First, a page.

In When The Gods Came Down, Alford extended the scope of his study to Mesopotamian and biblical mythology. In this book, he separated his own exploded planet hypothesis of myth from Van Flandern’s exploded planet hypothesis of science. He argued that the Sumerian religion had been an ‘exploded planet cult’ and that its central myth had been encoded in tales of the gods coming down from the sky – of the deluge and the creation of man – of the wars between gods of heaven and earth – and of the sacred marriage of the god and the goddess. One of his most controversial claims was that the story of the crucifixion and resurrection of Jesus Christ allegorised the fate of the heavenly planet, and that Jesus in all probability never existed unless as the lead actor in an ancient Passion play.
In The Atlantis Secret, Alford underlined the importance of cataclysms in ancient Greek myth and suggested that the Greek gods had inherited many characteristics from the older Mesopotamian deities. He cautioned, however, that the ancients’ belief in exploded planets did not require an actual explosion. Instead, he drew on the work of Victor Clube and Bill Napier to suggest that comets, fireballs and meteorites had been closely observed at the dawn of civilisation, and that the ancient sages had deduced an exploded planet, correctly or incorrectly, from first principles; the sages had then attributed the great cataclysm to the beginning of time. It should be noted, here, that there is an implied criticism of Velikovsky’s historicist interpretation of cataclysm myths.
Critics of Alford’s theory say that it is atheistic, that planets do not explode, or that the ancients did not even understand the concept of a planet. More pertinent are the critics who suggest he is wrong to see the exploded planet as a monolithic explanation of all myth.
In The Atlantis Secret (2003), Alford criticised historicist interpretations of Plato’s Atlantis story and asserted that Atlantis never existed in a geographical sense. In keeping with recent Platonic scholarship, he took the story to be political allegory, based on Plato’s critical view of Athens’ status as a powerful but decadent maritime empire in the 5th century BC. But he argued that the story was simultaneously an allegory for the creation of the universe – following the geocentric cosmogony of the Greeks. In this way, he claimed that the story was indeed "true" – as Plato insisted it was – for the ancient sages believed that the myth of creation was a true account of how the universe had been brought into being.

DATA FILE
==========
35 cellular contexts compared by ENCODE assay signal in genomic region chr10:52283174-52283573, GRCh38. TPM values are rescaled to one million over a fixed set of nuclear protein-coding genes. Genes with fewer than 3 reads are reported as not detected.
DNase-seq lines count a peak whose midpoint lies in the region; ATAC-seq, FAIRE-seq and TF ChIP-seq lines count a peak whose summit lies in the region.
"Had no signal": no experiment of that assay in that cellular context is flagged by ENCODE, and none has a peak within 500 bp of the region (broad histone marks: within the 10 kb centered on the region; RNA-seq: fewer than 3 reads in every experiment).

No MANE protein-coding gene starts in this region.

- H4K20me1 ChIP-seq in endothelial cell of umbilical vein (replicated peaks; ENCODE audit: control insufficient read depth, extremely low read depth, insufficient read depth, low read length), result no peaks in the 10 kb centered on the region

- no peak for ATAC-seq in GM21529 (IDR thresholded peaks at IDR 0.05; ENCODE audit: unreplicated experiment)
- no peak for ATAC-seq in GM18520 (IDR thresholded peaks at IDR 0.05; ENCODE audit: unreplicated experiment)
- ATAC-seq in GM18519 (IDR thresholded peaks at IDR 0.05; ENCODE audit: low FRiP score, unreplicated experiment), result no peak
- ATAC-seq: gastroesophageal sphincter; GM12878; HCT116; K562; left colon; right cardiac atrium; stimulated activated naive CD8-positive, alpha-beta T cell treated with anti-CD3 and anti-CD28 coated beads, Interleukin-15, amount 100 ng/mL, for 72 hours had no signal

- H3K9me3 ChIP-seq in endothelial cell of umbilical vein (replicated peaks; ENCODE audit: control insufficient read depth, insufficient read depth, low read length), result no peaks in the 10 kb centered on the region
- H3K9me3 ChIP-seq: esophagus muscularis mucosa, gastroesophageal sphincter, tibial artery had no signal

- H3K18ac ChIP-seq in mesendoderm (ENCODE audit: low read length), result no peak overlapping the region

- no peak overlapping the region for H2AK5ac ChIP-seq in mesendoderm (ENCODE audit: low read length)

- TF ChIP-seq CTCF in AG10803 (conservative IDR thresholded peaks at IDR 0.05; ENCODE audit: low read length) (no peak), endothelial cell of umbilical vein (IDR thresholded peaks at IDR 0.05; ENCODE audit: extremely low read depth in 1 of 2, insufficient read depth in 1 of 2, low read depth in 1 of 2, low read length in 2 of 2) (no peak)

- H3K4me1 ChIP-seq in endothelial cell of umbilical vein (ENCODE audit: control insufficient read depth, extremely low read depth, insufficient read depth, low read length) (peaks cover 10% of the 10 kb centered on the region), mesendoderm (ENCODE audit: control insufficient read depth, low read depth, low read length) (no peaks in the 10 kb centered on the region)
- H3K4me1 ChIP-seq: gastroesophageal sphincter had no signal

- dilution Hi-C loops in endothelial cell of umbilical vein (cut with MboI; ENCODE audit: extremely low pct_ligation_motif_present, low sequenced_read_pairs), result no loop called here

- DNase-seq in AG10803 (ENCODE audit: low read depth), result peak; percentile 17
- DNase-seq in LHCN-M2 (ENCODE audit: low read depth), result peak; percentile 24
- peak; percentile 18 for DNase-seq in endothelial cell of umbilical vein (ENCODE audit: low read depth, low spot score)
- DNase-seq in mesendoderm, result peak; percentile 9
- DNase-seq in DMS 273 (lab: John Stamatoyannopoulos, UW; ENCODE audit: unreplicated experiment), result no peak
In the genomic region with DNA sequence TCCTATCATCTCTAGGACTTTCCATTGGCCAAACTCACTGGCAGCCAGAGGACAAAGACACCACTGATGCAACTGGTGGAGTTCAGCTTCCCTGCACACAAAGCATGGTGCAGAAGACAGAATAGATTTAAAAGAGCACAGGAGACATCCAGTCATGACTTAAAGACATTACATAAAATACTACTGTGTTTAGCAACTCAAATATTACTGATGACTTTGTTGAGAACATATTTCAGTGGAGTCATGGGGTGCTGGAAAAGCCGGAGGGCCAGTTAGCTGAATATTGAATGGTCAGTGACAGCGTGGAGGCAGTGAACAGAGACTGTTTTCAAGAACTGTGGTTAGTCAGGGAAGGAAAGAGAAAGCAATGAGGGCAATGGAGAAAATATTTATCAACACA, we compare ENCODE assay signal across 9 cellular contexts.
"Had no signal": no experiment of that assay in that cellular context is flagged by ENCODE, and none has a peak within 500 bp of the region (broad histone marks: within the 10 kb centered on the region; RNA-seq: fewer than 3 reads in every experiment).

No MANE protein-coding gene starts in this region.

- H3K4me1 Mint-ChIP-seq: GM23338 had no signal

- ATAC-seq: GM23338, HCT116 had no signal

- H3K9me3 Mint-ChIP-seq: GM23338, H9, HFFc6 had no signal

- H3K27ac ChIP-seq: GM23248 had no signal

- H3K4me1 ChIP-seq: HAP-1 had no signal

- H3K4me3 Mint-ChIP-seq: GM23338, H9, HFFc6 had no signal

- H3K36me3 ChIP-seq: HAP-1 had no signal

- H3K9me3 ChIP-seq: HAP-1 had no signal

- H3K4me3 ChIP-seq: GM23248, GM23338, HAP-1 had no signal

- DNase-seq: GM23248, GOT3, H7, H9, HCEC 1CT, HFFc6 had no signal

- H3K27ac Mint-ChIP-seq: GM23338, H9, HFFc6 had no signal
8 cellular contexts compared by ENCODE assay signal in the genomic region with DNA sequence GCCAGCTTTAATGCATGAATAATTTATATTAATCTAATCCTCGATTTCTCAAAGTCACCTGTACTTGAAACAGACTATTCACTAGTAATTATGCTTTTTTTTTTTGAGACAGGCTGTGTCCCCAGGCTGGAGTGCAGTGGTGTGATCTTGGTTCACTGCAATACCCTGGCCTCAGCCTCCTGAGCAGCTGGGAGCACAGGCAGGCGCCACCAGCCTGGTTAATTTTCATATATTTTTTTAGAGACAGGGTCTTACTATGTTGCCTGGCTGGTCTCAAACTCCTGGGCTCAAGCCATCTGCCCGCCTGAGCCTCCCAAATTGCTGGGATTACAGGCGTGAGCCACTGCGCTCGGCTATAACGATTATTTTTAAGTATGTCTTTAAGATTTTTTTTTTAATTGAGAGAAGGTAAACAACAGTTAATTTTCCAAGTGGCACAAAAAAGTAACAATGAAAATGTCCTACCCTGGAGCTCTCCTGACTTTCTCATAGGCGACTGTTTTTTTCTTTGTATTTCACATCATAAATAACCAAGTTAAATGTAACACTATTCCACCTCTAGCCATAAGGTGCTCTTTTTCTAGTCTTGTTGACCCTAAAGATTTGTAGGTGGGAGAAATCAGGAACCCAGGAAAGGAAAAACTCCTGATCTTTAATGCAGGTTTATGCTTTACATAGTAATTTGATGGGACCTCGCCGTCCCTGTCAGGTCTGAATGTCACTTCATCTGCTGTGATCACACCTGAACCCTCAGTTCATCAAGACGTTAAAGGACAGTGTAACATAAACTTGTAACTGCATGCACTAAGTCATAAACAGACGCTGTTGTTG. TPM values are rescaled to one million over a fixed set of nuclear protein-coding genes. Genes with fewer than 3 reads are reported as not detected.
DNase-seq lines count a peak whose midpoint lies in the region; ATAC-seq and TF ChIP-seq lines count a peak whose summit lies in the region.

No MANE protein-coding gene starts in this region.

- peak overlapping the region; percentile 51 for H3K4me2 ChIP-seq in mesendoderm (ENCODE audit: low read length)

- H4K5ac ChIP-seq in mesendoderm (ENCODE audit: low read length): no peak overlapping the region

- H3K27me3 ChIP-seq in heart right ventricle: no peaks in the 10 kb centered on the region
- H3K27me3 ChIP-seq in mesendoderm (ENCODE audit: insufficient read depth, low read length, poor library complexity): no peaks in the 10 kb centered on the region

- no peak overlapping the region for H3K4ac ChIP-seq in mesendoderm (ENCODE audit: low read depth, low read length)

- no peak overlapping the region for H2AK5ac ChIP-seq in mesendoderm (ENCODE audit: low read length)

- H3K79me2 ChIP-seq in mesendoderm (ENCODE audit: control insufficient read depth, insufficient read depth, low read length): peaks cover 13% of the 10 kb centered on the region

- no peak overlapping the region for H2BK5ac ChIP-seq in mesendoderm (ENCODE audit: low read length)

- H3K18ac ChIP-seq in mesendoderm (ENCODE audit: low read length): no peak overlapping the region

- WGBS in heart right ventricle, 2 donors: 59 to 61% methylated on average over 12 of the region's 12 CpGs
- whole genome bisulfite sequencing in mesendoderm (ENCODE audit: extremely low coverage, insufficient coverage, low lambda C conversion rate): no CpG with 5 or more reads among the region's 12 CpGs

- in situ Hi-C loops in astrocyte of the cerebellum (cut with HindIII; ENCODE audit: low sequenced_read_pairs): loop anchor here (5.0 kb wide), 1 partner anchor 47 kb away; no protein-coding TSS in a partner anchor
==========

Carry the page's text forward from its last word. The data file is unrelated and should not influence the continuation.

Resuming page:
The details of Alford’s theory are as follows: that Atlantis was a metaphor for the primeval underworld (the interior of the earth); that the invasion of the known world by Atlantis allegorised the eruption of the underworld; and that Ancient Athens represented the ideal city – an archetypal and metaphorical ‘city’ - which fell from the sky and defeated Atlantis by breaking into the underworld.
While much of Alford’s interpretation hinges on known parallels in Greek myth, for example Hesiod’s tale of the battle between the gods and the Titans, the key to his theory is his exploration of parallels between Greek and Near Eastern myths. Drawing upon the recent work of scholars such as Walter Burkert, Martin West, and Charles Penglase, Alford suggests that the Greek poets and philosophers borrowed from their Near Eastern neighbours mythical ideas such as: the birth of the universe in a cataclysm; the fall of the sky; the lowering of 'cities' from heaven to earth; the fall of the golden age; the wars of the gods of heaven and the underworld; the fall of gods, islands and continents from heaven into the underworld or subterranean sea; the birth of all things from the earth or subterranean sea; and the idea that mythical peoples dwelt in heaven, the earth and the underworld.
Alford’s theory has been attacked by supporters of a historical Atlantis. A classical scholar welcomed his approach and complimented his efforts to elucidate the story from a mythological perspective, while remaining cautious about the 'exploded planet hypothesis' for the myth of the falling sky.
Ideas on ancient Egyptian religion
In his book The Midnight Sun, Alford drew on the work of J.P. Allen to elucidate the 'physics' of the ancient Egyptian creation myth. He argued, following Allen, that the creation myth provided a coherent and consistent account of the creation of the cosmos, albeit on a geocentric view, and accordingly proposed a central role for this myth in our understanding of ancient Egyptian religion. He further argued, contra Allen and others, that the sun-god was secondary to the creator-god in Egypt, being tasked (alongside the pharaoh) with re-enacting the creation myth in order that the cosmic order (ma'at) be made to endure for ever. Alford thus held that the traditional cults of Egyptian religion were facets of a unifying 'cult of creation'.